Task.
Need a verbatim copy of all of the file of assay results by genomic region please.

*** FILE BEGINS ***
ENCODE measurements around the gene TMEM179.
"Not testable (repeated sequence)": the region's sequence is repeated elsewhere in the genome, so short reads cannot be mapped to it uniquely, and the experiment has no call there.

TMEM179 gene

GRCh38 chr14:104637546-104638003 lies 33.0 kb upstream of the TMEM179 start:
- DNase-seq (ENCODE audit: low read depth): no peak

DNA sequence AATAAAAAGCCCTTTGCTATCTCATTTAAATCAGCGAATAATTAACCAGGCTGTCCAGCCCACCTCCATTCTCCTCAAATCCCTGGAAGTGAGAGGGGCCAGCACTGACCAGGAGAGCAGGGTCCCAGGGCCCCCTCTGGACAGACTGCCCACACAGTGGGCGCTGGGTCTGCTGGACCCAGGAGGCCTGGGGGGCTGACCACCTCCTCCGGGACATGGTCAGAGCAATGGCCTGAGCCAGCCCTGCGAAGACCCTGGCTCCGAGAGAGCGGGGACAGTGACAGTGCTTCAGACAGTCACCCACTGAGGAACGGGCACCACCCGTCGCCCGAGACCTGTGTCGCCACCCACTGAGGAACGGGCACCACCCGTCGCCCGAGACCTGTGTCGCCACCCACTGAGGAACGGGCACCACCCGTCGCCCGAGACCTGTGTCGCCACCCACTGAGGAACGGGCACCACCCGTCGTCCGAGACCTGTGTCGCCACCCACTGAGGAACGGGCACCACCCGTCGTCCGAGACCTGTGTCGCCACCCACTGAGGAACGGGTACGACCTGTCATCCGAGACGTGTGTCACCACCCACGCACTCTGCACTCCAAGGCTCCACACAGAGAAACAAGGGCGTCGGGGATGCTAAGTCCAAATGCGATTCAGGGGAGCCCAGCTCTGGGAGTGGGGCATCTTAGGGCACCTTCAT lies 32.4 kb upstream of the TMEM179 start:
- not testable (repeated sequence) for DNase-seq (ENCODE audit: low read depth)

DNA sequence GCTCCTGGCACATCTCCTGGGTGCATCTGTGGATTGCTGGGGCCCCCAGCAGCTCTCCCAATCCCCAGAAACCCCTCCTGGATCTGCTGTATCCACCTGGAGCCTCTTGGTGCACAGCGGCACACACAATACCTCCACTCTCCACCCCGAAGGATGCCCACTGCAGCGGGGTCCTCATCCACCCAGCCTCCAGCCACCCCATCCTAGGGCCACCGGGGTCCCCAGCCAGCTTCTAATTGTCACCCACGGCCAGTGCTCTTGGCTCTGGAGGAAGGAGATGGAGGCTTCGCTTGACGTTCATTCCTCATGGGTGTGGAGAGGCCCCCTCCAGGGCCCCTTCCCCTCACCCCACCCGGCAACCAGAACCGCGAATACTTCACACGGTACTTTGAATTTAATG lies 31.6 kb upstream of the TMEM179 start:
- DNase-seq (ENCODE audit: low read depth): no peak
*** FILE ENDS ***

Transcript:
ENCODE measurements around the gene TMEM179.
"Not testable (repeated sequence)": the region's sequence is repeated elsewhere in the genome, so short reads cannot be mapped to it uniquely, and the experiment has no call there.

TMEM179 gene

GRCh38 chr14:104637546-104638003 lies 33.0 kb upstream of the TMEM179 start:
- DNase-seq (ENCODE audit: low read depth): no peak

DNA sequence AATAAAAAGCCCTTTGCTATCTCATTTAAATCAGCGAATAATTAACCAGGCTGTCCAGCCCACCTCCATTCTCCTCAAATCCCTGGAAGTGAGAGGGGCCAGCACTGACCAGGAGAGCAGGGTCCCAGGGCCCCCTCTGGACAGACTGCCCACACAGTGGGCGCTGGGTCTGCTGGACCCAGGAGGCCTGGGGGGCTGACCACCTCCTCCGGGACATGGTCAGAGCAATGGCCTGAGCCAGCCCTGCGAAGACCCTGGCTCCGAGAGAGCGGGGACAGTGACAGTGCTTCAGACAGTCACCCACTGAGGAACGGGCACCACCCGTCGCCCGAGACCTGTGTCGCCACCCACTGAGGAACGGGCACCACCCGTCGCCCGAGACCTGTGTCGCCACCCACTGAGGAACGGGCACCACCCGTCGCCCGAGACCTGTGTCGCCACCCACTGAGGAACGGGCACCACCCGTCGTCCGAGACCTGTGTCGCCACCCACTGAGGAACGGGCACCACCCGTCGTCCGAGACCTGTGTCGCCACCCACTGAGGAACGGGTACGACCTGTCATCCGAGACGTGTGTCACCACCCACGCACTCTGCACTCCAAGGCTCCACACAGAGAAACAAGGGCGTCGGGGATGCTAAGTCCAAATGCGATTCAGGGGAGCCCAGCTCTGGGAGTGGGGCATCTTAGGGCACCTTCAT lies 32.4 kb upstream of the TMEM179 start:
- not testable (repeated sequence) for DNase-seq (ENCODE audit: low read depth)

DNA sequence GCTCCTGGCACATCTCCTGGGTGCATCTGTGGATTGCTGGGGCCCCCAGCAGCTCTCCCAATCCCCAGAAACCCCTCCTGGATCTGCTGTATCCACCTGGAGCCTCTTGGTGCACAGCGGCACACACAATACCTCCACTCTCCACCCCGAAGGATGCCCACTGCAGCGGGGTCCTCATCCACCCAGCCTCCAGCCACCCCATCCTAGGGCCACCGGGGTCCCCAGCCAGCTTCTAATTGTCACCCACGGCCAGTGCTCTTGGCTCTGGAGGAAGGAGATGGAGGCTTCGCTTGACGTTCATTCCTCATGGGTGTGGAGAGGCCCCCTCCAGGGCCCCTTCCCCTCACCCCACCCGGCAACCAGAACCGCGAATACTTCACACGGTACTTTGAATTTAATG lies 31.6 kb upstream of the TMEM179 start:
- DNase-seq (ENCODE audit: low read depth): no peak